# Proof with vector properties $a = \frac{\vec{D}·(\vec{B} \times \vec{C} ) }{\vec{A} · (\vec{B} \times \vec{C} )}$

I need to prove that given 3 non parallel vectors such that $$\vec{D} = a \vec{A} + b \vec{B} + c\vec{C}$$.

We can obtain $$a = \frac{\vec{D}·(\vec{B} \times \vec{C} ) }{\vec{A} · (\vec{B} \times \vec{C} )}$$

I don't even know where to start and hope you can give me some help. Thanks.

• Hint: $\vec{B} \times \vec{C}$ is orthogonal to both $\vec{B}$ and $\vec{C}$. So what do you obtain when you taken a dot product of both the sides with $\vec{B} \times \vec{C}$? – sudeep5221 May 17 '20 at 22:28
• It's not enough that they're non-parallel, they must be linearly independent. @sudeep5221 That hint is good enough to post as an answer. – runway44 May 17 '20 at 22:31
• We get 0 since both the sides are orthogonal? Your comment made me think that by obtaining the values of a, b, c we take them to the same plane. Maybe? – Rolando González May 17 '20 at 22:35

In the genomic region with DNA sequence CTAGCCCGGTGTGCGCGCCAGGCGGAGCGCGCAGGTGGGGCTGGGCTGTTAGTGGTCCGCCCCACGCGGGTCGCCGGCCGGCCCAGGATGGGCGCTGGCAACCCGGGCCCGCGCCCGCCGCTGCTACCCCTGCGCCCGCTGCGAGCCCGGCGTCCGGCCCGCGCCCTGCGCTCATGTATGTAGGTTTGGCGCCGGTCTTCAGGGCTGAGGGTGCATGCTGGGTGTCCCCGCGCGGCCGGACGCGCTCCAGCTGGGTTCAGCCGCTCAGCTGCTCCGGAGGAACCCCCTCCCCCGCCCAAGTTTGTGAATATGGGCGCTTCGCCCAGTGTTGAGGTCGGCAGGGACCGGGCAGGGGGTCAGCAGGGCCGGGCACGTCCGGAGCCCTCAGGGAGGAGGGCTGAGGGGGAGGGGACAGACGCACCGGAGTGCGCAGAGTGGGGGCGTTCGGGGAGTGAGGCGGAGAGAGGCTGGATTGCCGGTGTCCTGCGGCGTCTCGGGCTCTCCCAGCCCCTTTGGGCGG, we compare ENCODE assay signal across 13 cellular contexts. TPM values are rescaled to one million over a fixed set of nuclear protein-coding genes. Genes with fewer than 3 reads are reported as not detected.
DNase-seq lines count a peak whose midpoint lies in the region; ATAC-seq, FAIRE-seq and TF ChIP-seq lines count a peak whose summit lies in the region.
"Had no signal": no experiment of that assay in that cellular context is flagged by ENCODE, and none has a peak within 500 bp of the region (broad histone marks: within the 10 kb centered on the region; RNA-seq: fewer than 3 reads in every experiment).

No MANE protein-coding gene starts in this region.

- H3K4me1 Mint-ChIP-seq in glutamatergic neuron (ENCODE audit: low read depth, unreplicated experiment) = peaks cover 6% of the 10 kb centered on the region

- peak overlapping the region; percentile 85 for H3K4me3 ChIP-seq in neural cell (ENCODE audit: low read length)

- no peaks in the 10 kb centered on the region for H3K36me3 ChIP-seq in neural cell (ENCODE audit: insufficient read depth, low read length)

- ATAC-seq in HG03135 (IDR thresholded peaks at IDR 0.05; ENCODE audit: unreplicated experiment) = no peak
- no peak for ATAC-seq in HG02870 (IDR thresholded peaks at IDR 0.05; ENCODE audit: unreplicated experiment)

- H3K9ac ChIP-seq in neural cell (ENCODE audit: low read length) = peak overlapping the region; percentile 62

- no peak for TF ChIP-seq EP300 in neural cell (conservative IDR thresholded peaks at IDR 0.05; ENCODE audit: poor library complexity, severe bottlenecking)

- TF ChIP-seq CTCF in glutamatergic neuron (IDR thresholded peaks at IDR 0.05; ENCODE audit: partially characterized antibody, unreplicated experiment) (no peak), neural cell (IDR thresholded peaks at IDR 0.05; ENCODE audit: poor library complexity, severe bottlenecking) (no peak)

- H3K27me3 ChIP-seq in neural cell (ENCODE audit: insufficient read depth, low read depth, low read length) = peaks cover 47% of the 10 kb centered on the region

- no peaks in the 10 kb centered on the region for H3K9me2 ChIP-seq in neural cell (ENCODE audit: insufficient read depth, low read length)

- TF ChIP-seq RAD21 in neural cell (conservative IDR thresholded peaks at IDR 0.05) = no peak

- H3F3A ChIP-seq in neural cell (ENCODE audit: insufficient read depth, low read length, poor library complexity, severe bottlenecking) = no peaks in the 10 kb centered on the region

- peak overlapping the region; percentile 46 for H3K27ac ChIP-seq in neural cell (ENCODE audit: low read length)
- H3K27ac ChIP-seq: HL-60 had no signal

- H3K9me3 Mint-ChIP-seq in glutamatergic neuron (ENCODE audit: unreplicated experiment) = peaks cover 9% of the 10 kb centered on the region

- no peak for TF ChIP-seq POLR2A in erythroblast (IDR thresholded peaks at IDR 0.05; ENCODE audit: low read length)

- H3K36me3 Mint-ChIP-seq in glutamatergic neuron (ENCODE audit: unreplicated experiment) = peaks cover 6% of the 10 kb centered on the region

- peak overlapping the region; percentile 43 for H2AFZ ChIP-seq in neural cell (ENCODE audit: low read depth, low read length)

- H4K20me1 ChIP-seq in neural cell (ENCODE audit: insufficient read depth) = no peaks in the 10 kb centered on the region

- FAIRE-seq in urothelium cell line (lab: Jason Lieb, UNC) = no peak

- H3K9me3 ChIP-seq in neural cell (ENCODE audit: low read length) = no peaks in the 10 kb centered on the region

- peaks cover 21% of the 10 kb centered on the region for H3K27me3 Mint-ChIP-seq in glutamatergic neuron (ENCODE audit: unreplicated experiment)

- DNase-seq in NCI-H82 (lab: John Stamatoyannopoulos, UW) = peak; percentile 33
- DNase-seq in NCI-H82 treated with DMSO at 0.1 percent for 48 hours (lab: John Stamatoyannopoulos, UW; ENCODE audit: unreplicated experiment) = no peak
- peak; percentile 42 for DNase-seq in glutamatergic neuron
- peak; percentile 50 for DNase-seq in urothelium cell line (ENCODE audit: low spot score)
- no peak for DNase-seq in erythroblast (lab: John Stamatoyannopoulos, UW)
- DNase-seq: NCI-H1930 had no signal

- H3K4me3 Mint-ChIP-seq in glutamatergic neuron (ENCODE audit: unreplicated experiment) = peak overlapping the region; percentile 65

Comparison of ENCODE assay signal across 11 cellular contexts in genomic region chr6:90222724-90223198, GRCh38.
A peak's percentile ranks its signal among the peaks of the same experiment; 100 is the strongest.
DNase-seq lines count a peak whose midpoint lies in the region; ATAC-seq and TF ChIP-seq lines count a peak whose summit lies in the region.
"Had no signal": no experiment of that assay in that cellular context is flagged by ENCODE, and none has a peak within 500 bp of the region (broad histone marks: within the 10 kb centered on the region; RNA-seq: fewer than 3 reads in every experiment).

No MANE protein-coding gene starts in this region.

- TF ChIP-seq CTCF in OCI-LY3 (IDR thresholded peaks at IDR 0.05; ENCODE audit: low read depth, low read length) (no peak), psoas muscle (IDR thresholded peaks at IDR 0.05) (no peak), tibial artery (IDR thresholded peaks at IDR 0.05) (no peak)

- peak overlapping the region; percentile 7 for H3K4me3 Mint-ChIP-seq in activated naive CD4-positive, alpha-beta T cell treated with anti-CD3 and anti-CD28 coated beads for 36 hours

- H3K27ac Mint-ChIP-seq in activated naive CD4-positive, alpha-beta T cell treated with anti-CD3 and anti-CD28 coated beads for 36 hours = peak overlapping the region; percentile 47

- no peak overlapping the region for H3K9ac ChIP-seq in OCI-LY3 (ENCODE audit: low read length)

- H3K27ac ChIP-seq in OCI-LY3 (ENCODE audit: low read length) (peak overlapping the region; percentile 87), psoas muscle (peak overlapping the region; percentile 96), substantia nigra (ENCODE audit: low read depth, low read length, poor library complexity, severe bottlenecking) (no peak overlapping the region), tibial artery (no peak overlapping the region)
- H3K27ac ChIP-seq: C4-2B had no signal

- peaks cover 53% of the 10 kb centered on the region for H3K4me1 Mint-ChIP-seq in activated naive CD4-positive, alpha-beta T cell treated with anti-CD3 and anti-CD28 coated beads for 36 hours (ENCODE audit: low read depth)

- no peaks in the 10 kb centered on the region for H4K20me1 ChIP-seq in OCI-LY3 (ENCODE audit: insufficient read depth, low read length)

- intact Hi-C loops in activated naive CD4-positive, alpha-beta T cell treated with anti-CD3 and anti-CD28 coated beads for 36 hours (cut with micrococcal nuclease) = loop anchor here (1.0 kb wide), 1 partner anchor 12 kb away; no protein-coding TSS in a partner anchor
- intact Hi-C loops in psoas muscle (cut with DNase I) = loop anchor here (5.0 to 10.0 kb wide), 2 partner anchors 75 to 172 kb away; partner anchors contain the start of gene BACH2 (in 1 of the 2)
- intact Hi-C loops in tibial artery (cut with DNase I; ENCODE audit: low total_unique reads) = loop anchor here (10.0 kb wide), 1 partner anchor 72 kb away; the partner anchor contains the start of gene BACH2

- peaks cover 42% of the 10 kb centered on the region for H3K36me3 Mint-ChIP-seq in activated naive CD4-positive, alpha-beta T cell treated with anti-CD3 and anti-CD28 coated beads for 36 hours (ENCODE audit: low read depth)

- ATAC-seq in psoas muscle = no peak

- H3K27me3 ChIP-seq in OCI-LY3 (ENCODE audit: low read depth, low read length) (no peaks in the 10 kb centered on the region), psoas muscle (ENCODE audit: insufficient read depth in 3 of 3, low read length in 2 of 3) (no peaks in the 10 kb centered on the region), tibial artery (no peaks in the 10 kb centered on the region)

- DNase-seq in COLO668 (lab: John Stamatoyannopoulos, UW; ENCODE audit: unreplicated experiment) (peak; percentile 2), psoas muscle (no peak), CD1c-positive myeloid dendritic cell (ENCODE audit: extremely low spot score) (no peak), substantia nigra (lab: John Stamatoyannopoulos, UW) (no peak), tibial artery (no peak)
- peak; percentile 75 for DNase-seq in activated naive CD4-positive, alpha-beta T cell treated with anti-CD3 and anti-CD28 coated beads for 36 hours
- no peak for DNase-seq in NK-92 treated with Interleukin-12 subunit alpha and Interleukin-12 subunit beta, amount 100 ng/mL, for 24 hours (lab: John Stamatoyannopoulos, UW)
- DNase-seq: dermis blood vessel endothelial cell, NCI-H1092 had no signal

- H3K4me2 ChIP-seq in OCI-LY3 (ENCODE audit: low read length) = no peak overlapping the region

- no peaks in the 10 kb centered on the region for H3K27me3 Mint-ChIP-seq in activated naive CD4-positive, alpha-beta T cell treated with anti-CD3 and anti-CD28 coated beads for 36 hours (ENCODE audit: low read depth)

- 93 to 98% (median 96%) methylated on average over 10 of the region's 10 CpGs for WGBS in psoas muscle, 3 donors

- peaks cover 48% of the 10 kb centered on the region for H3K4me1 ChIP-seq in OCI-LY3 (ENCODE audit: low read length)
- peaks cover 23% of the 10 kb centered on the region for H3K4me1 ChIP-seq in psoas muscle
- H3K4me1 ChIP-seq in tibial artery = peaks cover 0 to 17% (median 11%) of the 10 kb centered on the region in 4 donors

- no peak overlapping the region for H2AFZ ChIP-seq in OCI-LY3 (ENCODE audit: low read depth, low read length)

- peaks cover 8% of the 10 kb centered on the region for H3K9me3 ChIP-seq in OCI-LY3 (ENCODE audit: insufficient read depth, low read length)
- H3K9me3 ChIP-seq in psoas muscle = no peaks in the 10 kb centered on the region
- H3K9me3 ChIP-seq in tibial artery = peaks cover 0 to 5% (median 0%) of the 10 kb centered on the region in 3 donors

• What equation do you get? $0$ is not an equation. And you don't get $0=0$ either. It doesn't make sense to say "both sides are orthogonal." We know $B\times C$ is orthogonal to $B$ and $C$, but we cannot say it is orthogonal to $D$ or $A$ so there are terms that remain in the equation... – runway44 May 17 '20 at 22:38

Using invariance of the triple product under circular shift one may see that $$\vec{B}\cdot[\vec{B}\times\vec{C}] = \vec{C}\cdot[\vec{B}\times\vec{B}] = 0 \\ \vec{C}\cdot[\vec{B}\times\vec{C}] = \vec{B}\cdot[\vec{C}\times\vec{C}] = 0.$$ Thus
$$\vec{D}\cdot[\vec{B}\times\vec{C}] = (a\vec{A} + b\vec{B} + c\vec{C})\cdot[\vec{B}\times\vec{C}] = a\vec{A}\cdot[\vec{B}\times\vec{C}],$$ which leads to the result required.
• I think the fact that $B\times C$ is perpendicular to $B$ and $C$ is more well-known than the circular shift invariance, honestly. – runway44 May 17 '20 at 22:37